Founder Friday: Cue's Cam Urban
Welcome to Founder Friday, where we learn about the people behind the Highway1 startups.
Today we talk to Cue co-founder and CEO Cam Urban.
HWY1: Tell us a little about your background.
CU: I’ve been an entrepreneur for the last eight years. In college I co-founded Jellyfish Art, developing a live pet jellyfish tank; that was my first company. Jellyfish Art was eventually acquired, and it gave me a taste of what it’s like to build a hardware company, getting involved with manufacturing, industrial design, warehousing, and logistics, which has been helpful to bring into Cue. After that, I worked on a variety of different projects, consulting on customer lifetime value for e-commerce companies and other kinds of data analysis, before co-founding my second company working on a cloud IDE for building web apps in your browser. Microsoft eventually came knocking, and our team ended up joining their cloud computing platform; that brought me from San Francisco to Seattle.
How did you get the company started?
I met my co-founders Michael Shao and Grace Huang at a coworking space in Seattle after we’d quit our respective jobs — mine at Microsoft, theirs at Amazon. We were working on different projects: I was playing around with an idea in the gesture recognition space, they were working on a speech recognition project, and we found each others’ advice valuable. It started out as a pretty informal relationship where we were advising and helping each other out for a while, but it grew into a friendship where we gained a better understanding of how we could support each other. When we decided we wanted to move on from the projects we’d been working on, we landed on the idea for Cue, realized our skillsets were complementary, and went ahead with it.
Having done hardware before, what’s the most interesting part of this whole experience for you?
Product development is something that needs to be carefully planned with hardware, and it’s much more resource intensive; you have to be thoughtful about how you spend those resources. That was a very important learning curve. Thankfully, I think we approached it the right way with Jellyfish Art, where we started out retrofitting existing aquariums and did everything in the cheapest way possible. It could’ve gone the other way, though; if we didn’t test the market or spend time learning from our customers, we probably would’ve built the wrong thing.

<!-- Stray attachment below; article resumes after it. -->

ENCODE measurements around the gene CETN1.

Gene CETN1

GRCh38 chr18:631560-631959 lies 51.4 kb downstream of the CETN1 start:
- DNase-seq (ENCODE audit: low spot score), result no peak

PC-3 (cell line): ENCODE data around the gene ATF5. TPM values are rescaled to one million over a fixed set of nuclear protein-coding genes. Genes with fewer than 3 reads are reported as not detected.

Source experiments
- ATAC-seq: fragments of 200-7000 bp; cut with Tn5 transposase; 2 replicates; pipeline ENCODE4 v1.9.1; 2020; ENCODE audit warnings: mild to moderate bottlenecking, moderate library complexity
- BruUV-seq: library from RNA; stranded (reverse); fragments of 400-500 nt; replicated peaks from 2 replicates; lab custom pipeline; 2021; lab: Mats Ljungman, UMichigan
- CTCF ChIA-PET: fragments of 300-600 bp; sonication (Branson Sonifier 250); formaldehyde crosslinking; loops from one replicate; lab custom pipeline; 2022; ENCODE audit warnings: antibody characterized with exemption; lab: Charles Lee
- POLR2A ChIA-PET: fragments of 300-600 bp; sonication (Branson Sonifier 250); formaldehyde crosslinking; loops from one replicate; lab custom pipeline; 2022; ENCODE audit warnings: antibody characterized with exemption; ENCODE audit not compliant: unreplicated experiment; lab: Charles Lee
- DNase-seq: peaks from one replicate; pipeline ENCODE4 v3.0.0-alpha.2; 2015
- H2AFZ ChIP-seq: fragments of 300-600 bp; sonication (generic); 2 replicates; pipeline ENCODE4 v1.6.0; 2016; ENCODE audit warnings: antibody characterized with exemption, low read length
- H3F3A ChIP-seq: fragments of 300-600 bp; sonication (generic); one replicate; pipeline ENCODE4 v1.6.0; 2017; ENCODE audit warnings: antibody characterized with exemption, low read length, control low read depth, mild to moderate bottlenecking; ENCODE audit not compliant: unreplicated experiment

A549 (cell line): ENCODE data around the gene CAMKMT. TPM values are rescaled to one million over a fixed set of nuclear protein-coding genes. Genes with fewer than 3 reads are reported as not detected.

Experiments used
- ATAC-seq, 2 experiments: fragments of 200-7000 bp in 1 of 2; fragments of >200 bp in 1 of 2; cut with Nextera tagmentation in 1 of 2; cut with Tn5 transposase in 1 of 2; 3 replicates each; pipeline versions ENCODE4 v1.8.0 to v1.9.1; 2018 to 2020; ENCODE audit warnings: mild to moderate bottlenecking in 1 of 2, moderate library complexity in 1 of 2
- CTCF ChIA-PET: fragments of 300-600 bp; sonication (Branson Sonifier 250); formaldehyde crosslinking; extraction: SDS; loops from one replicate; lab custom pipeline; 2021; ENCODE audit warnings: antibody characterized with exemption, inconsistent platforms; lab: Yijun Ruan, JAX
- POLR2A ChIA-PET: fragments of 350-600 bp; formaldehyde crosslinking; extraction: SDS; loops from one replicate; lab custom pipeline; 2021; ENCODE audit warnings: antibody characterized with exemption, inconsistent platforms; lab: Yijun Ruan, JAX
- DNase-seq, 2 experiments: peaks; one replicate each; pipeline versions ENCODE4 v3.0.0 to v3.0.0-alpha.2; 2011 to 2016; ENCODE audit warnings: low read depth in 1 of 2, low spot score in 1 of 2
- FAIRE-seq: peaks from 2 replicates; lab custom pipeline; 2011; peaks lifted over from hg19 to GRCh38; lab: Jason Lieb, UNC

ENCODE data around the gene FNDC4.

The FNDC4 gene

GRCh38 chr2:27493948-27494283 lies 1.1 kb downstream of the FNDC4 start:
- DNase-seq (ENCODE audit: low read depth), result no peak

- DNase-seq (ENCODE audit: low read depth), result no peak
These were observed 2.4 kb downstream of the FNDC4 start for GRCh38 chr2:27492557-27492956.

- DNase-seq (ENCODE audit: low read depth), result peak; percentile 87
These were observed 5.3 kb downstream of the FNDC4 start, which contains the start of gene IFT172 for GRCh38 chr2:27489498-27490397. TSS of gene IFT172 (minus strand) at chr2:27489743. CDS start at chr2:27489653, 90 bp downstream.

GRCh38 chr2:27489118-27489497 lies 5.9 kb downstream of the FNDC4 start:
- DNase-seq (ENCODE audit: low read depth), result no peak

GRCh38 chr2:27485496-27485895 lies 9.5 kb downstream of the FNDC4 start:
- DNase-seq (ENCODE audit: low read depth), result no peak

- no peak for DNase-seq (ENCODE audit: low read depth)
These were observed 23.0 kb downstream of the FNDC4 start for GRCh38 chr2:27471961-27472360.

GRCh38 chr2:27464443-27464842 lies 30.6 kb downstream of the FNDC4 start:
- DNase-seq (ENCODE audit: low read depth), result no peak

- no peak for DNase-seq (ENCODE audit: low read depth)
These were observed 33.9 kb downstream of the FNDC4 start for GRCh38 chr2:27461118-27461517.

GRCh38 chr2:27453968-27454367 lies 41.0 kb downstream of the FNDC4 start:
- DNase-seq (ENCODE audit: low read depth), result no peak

How did you find out about Highway1?
There are only a handful of hardware accelerators out there, and we knew we didn’t want just any accelerator — we needed hardware help. We knew we wanted to be close to our pilot customers and that we needed specific dedicated resources around mechanical and electrical engineering as well as industrial design. We vetted Highway1 with a number of other companies that had gone through the program already and all spoke very positively about their experiences. We did that with a lot of accelerators, and Highway1 matched our criteria most closely. We’re a software-heavy team with some hardware experience, and Highway1 has the resources that would really allow us to move forward much quicker.
What are your goals while you’re at Highway1?
We’re going from a super rough prototype to a scalable and intuitive works-like/looks-like prototype. Beyond Highway1, we’ll be looking to start manufacturing. Highway1’s given us a lot of insight into how to vet manufacturers and work with them, so we’re equipped with the tools and knowledge we need to move forward in that direction.
What’s your biggest surprise or key learning been thus far at Highway1?
This shouldn’t be a surprise, but just how slow hardware development is. Even though Highway1 has made it so much quicker, you’re always going to underestimate the amount of time it takes to get to manufacturing. Manufacturing shouldn’t be a goal in and of itself, either: it’s just part of the process. There are so many other things to consider throughout the process related to design, customer development, and business development — you have to be thoughtful about how to approach those things before manufacturing, and not just rush to that step.
What do you think is the biggest challenge in hardware?
I think hardware is becoming easier, which creates a paradox in that it’s less defensible. You may have a leg up in building hardware now, but it can also be cloned more easily. That’s why software remains super important. In my mind, hardware is best leveraged when it enables really amazing software.
Another challenge is that if you’re a first-time founder doing hardware and you’re coming from the software world, it’s a different beast to take on. You need to be cautious and aware of the fact that everything gets locked in for manufacturing. You can still have an iterative product development cycle before that, but if you think the whole process is going to be as flexible as software throughout, you’re wrong. That’s something to watch out for.